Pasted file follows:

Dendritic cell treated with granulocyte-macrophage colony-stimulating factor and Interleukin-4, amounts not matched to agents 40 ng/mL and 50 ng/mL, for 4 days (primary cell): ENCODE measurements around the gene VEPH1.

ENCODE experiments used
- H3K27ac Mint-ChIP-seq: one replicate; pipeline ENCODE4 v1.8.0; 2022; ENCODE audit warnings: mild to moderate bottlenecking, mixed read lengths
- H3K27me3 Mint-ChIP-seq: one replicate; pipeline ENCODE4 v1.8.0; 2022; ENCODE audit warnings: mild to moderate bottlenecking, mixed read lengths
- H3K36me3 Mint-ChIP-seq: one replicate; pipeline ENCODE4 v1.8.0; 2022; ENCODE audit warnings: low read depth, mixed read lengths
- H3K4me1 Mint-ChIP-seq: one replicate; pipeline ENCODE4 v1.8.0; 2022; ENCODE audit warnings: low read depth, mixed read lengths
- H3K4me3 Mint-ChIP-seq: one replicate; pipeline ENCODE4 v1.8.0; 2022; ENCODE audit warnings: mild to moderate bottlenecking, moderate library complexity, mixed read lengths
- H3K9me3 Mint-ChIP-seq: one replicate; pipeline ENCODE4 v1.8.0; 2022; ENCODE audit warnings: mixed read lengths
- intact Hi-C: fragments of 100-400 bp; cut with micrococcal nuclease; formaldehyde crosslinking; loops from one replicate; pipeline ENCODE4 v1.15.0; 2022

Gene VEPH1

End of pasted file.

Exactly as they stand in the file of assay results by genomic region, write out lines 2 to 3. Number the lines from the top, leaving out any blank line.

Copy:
ENCODE experiments used
- H3K27ac Mint-ChIP-seq: one replicate; pipeline ENCODE4 v1.8.0; 2022; ENCODE audit warnings: mild to moderate bottlenecking, mixed read lengths